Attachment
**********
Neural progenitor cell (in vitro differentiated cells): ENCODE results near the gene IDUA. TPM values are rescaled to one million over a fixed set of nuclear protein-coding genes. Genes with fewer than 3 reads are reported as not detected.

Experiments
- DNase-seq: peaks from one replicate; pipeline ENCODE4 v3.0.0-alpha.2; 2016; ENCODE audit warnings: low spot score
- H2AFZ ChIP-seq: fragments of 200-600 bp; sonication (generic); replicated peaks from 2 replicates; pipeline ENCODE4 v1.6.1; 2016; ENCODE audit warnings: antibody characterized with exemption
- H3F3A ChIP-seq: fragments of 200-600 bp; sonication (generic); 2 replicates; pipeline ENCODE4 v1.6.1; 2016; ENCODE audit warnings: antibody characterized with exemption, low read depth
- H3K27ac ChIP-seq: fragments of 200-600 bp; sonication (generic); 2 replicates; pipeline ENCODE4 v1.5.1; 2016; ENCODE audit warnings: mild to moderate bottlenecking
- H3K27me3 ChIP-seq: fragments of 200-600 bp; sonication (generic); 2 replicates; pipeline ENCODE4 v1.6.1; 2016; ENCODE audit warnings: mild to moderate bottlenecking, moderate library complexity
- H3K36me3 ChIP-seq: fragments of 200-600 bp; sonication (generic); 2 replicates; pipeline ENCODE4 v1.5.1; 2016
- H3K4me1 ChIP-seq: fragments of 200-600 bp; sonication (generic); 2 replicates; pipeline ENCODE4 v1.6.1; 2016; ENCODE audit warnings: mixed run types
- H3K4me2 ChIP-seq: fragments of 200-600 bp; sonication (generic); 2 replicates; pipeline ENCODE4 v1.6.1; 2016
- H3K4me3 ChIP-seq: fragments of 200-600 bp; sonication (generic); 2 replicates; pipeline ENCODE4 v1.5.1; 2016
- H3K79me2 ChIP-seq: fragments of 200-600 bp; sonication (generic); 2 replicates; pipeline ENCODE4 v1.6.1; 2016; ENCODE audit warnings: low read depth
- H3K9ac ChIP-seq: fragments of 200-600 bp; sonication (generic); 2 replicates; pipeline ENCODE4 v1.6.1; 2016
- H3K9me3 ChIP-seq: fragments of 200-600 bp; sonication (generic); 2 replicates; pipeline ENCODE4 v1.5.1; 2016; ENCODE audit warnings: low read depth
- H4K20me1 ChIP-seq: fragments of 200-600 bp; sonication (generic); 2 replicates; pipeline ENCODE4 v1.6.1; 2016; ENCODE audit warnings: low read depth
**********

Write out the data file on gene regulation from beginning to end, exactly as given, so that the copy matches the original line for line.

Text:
Neural progenitor cell (in vitro differentiated cells): ENCODE results near the gene IDUA. TPM values are rescaled to one million over a fixed set of nuclear protein-coding genes. Genes with fewer than 3 reads are reported as not detected.

Experiments
- DNase-seq: peaks from one replicate; pipeline ENCODE4 v3.0.0-alpha.2; 2016; ENCODE audit warnings: low spot score
- H2AFZ ChIP-seq: fragments of 200-600 bp; sonication (generic); replicated peaks from 2 replicates; pipeline ENCODE4 v1.6.1; 2016; ENCODE audit warnings: antibody characterized with exemption
- H3F3A ChIP-seq: fragments of 200-600 bp; sonication (generic); 2 replicates; pipeline ENCODE4 v1.6.1; 2016; ENCODE audit warnings: antibody characterized with exemption, low read depth
- H3K27ac ChIP-seq: fragments of 200-600 bp; sonication (generic); 2 replicates; pipeline ENCODE4 v1.5.1; 2016; ENCODE audit warnings: mild to moderate bottlenecking
- H3K27me3 ChIP-seq: fragments of 200-600 bp; sonication (generic); 2 replicates; pipeline ENCODE4 v1.6.1; 2016; ENCODE audit warnings: mild to moderate bottlenecking, moderate library complexity
- H3K36me3 ChIP-seq: fragments of 200-600 bp; sonication (generic); 2 replicates; pipeline ENCODE4 v1.5.1; 2016
- H3K4me1 ChIP-seq: fragments of 200-600 bp; sonication (generic); 2 replicates; pipeline ENCODE4 v1.6.1; 2016; ENCODE audit warnings: mixed run types
- H3K4me2 ChIP-seq: fragments of 200-600 bp; sonication (generic); 2 replicates; pipeline ENCODE4 v1.6.1; 2016
- H3K4me3 ChIP-seq: fragments of 200-600 bp; sonication (generic); 2 replicates; pipeline ENCODE4 v1.5.1; 2016
- H3K79me2 ChIP-seq: fragments of 200-600 bp; sonication (generic); 2 replicates; pipeline ENCODE4 v1.6.1; 2016; ENCODE audit warnings: low read depth
- H3K9ac ChIP-seq: fragments of 200-600 bp; sonication (generic); 2 replicates; pipeline ENCODE4 v1.6.1; 2016
- H3K9me3 ChIP-seq: fragments of 200-600 bp; sonication (generic); 2 replicates; pipeline ENCODE4 v1.5.1; 2016; ENCODE audit warnings: low read depth
- H4K20me1 ChIP-seq: fragments of 200-600 bp; sonication (generic); 2 replicates; pipeline ENCODE4 v1.6.1; 2016; ENCODE audit warnings: low read depth